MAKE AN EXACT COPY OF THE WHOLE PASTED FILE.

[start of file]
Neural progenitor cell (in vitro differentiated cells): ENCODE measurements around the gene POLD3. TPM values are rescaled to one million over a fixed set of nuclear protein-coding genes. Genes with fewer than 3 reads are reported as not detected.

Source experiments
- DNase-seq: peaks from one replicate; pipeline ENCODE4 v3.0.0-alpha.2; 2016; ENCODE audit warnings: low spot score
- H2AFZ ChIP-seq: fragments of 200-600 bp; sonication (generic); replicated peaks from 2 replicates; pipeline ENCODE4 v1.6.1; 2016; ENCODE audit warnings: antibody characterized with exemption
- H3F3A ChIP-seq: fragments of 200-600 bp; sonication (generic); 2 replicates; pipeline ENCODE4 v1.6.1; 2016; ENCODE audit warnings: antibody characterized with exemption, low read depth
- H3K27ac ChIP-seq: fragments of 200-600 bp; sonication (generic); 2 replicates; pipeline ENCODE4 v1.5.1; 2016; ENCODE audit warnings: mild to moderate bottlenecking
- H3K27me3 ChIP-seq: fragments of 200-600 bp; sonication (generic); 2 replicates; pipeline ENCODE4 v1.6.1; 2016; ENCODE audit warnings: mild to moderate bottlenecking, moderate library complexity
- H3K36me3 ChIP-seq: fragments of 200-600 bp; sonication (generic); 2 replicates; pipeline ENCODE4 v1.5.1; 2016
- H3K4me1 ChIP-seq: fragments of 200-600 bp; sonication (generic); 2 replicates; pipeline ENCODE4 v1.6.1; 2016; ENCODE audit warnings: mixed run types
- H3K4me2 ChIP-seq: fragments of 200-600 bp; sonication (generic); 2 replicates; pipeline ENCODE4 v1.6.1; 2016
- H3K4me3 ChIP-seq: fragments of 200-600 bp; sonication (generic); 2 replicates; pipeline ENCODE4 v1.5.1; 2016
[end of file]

Neural progenitor cell (in vitro differentiated cells): ENCODE measurements around the gene POLD3. TPM values are rescaled to one million over a fixed set of nuclear protein-coding genes. Genes with fewer than 3 reads are reported as not detected.

Source experiments
- DNase-seq: peaks from one replicate; pipeline ENCODE4 v3.0.0-alpha.2; 2016; ENCODE audit warnings: low spot score
- H2AFZ ChIP-seq: fragments of 200-600 bp; sonication (generic); replicated peaks from 2 replicates; pipeline ENCODE4 v1.6.1; 2016; ENCODE audit warnings: antibody characterized with exemption
- H3F3A ChIP-seq: fragments of 200-600 bp; sonication (generic); 2 replicates; pipeline ENCODE4 v1.6.1; 2016; ENCODE audit warnings: antibody characterized with exemption, low read depth
- H3K27ac ChIP-seq: fragments of 200-600 bp; sonication (generic); 2 replicates; pipeline ENCODE4 v1.5.1; 2016; ENCODE audit warnings: mild to moderate bottlenecking
- H3K27me3 ChIP-seq: fragments of 200-600 bp; sonication (generic); 2 replicates; pipeline ENCODE4 v1.6.1; 2016; ENCODE audit warnings: mild to moderate bottlenecking, moderate library complexity
- H3K36me3 ChIP-seq: fragments of 200-600 bp; sonication (generic); 2 replicates; pipeline ENCODE4 v1.5.1; 2016
- H3K4me1 ChIP-seq: fragments of 200-600 bp; sonication (generic); 2 replicates; pipeline ENCODE4 v1.6.1; 2016; ENCODE audit warnings: mixed run types
- H3K4me2 ChIP-seq: fragments of 200-600 bp; sonication (generic); 2 replicates; pipeline ENCODE4 v1.6.1; 2016
- H3K4me3 ChIP-seq: fragments of 200-600 bp; sonication (generic); 2 replicates; pipeline ENCODE4 v1.5.1; 2016